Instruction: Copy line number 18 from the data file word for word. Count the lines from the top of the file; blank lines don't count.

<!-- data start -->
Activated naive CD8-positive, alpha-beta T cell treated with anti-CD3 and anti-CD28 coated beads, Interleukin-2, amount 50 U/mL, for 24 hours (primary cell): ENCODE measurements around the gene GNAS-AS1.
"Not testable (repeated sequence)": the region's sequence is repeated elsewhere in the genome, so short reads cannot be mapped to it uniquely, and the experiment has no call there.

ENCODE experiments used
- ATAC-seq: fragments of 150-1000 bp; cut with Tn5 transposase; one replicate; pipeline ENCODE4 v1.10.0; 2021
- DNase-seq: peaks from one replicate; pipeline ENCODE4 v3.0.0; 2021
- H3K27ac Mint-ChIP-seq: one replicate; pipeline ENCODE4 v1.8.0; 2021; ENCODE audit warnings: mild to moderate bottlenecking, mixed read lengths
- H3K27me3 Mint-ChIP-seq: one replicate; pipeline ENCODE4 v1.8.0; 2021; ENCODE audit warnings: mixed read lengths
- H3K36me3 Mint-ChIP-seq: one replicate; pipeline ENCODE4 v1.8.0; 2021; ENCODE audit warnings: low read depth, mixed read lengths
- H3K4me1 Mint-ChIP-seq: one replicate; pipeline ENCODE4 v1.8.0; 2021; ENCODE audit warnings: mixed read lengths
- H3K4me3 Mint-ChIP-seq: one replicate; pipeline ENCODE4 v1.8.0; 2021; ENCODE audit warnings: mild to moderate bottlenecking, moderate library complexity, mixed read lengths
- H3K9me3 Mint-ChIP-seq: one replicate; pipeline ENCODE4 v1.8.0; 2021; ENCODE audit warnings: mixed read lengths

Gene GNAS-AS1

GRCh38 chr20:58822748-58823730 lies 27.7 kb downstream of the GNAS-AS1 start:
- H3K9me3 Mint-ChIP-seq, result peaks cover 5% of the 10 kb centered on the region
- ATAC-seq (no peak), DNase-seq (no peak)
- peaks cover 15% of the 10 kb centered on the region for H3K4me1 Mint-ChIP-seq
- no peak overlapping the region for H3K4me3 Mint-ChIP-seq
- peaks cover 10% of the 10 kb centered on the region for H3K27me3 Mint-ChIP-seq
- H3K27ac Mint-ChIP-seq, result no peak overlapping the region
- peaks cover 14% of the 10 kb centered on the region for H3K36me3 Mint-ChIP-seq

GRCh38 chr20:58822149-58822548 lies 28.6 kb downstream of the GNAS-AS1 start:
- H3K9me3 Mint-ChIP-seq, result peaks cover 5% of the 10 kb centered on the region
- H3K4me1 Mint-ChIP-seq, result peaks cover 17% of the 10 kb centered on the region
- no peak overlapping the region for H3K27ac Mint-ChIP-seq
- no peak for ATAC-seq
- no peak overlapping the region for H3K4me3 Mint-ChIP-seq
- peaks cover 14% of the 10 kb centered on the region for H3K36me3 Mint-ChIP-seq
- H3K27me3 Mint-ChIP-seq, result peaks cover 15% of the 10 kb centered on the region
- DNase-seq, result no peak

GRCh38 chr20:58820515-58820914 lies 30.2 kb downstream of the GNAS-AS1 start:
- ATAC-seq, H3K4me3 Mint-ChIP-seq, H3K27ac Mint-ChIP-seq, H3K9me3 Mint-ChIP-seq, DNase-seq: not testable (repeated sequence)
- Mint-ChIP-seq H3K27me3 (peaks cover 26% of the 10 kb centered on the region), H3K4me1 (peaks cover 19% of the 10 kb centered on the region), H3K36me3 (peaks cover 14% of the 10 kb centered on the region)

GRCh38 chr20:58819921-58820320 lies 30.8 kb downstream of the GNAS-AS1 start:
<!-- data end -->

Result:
- peaks cover 10% of the 10 kb centered on the region for H3K27me3 Mint-ChIP-seq